Saturday, September 28, 2013

93 'til (2013 and) Infinity...

Exactly 20 years ago today, Oakland rap group Souls of Mischief dropped their debut album 93 'til Infinity. The album was produced by the Hieroglyphics stable of beatsmiths (some of whom could also spit) including Del tha Funkee Homosapien, Domino (not to be confused with the Long Beach rapper best known for the single "Getto Jam"), Casual, Jaybiz, and A-Plus. Most people will remember this album for its title track "93 'til Infinity" alone, however, the record as a whole is a bonafide classic and deserves recognition for its uniqueness, particularly considering the era (and region) in which it was released. Gangsta rap was the predominant "brand" of hip hop at the time, even casting a shadow over the East Coast. However, an "alternative" style of hip hop was also bubbling on both sides of the country. Between 1989 and 1992, West Coast "gangsta" rap was kicking down doors with albums like Straight Outta Compton, The Chronic, AmeriKKKa's Most Wanted, No One Can Do It Better, Death Certificate, Efil4zaggin, We're In This Together, and O.G. Original Gangster. Meanwhile, during that same time span, albums like 3 Feet High and Rising, People's Instinctive Travels and the Paths of Rhythm, Sex Packets, I Wish My Brother George Was Here, The Low End Theory, and Bizarre Ride II the Pharcyde were holding it down for the "alternative" rap scene.

Image via Lance Dawes

Enter 1993. The same year that gave us Doggystyle, It's On (Dr. Dre) 187um Killa, Black Sunday, Lethal Injection, Strictly 4 My N.I.G.G.A.Z., and Bangin on Wax, also provided "alternative" classics like Midnight Marauders, Reachin' (A New Refutation of Time and Space), Buhloone Mind State, 21 & Over, and, of course, 93 'til Infinity. Souls of Mischief's debut album is overlooked by many, I feel, despite the fact that it's arguably the best overall entry from the Hieroglyphics' collective catalog. The album is soulful, jazzy, lighthearted, and fun. The same can be said for the samples on the album (and featured on my sample set). Just listen to Billy Cobham's "Heather", Freddie Hubbard's "Sky Dive", or The Ramsey Lewis Trio's "Collage" to truly appreciate jazz music's contribution to production and stylistic evolution in hip hop. Delicate horn riffs or keystrokes paired with rough, dusty drums is just so definitively "hip hop"; 93 'til Infinity's production puts that on full display.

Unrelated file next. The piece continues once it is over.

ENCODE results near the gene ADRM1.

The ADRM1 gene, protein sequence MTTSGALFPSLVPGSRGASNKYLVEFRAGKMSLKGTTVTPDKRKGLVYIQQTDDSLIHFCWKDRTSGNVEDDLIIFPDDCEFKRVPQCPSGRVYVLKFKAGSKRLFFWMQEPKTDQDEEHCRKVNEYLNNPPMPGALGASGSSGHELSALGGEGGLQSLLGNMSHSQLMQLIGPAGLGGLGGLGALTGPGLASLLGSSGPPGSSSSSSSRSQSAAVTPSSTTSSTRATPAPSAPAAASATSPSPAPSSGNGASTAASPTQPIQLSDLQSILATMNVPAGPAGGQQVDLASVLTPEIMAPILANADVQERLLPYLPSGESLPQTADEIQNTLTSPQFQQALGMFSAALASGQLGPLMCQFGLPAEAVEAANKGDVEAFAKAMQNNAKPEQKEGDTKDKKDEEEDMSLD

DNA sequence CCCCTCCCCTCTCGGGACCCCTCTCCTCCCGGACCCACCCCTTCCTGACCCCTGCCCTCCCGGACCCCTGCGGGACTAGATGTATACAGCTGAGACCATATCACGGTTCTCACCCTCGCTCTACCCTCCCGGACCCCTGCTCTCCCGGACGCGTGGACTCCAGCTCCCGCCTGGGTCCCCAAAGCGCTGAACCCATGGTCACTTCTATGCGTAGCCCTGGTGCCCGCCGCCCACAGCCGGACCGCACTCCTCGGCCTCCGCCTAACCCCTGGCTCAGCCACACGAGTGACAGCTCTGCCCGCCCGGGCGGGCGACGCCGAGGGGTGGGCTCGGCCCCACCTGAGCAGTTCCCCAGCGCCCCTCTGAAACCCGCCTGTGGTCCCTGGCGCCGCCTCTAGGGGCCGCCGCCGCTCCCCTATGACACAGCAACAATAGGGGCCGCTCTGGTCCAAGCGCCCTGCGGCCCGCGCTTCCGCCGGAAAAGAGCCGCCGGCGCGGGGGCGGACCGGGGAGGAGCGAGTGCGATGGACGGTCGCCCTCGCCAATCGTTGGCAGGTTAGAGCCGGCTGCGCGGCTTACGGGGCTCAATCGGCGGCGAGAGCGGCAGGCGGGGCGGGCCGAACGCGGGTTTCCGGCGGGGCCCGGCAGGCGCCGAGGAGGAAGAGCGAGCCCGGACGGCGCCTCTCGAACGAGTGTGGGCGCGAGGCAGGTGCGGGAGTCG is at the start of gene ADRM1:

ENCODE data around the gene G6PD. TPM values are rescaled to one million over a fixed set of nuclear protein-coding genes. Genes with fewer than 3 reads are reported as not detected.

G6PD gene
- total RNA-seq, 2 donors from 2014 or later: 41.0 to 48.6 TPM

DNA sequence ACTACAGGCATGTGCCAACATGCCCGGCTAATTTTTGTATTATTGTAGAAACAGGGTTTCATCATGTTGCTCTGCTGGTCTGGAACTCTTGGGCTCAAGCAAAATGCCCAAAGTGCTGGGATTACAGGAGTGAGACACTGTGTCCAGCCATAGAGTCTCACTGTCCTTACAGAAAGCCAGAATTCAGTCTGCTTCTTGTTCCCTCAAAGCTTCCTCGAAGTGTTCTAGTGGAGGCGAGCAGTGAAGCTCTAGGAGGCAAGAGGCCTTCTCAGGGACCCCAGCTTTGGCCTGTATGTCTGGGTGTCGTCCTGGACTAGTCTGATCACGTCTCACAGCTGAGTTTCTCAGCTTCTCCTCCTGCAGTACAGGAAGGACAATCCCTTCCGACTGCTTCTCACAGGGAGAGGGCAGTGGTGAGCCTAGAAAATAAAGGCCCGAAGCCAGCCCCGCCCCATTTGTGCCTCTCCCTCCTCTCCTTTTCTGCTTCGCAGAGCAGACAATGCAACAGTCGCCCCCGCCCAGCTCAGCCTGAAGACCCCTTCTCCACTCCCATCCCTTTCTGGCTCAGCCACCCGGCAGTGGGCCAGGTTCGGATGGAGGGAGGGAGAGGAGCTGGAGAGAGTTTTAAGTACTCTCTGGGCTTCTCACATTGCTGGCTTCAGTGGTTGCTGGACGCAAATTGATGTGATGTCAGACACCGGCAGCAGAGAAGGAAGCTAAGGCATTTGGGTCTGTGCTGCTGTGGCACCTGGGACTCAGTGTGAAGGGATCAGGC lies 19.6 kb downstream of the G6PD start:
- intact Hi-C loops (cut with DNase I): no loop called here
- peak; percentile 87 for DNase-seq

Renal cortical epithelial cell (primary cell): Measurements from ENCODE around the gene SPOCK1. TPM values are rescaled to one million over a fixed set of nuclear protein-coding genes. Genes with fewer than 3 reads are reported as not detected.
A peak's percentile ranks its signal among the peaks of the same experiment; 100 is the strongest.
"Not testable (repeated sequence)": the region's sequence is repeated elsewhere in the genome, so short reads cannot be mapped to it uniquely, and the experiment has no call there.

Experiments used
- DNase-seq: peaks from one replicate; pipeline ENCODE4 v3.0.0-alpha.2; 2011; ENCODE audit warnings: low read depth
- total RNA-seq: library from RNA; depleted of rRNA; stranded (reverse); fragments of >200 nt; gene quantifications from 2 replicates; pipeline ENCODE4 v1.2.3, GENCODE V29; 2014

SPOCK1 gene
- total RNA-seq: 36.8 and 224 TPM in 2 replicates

For this sample set (re-)release, I'm trying out AudioMack. At first I thought I'd make the music available for download on their site, but when I realized they have a 200MB limit on .zip files, I scratched that idea. I uploaded 160 kbps files onto AudioMack - the highest bit rate that'd fit - for the purpose of being able to stream the music without downloading it. Of course if you wanna download it, you can click the "Buy Album" link on the AudioMack page (misleading, right?) or just go right here to pick it up. Let me know if you like having the streaming option for these sample compilations. Also, let me know which 1993 rap albums you'd like me to discuss and dissect in the coming months. Best believe I'll be re-upping my Enter the Wu-Tang (36 Chambers) sample set for the album's 20 year anniversary.

One more thing. I'd be remiss if I didn't mention two other great hip hop albums released on this day in 1993: KRS-One's Return of the Boom Bap and Spice 1's 187 He Wrote. (Shouts to hip hop historian Dart Adams for his encyclopedic knowledge of... everything. Oh, and Up North Trip's Evan Auerbach, too! Read his NPR piece on the "10 Great Rap Release Dates of the 1990s.")

Turn It Up!!

...oh, and happy birthday, Dallas Penn!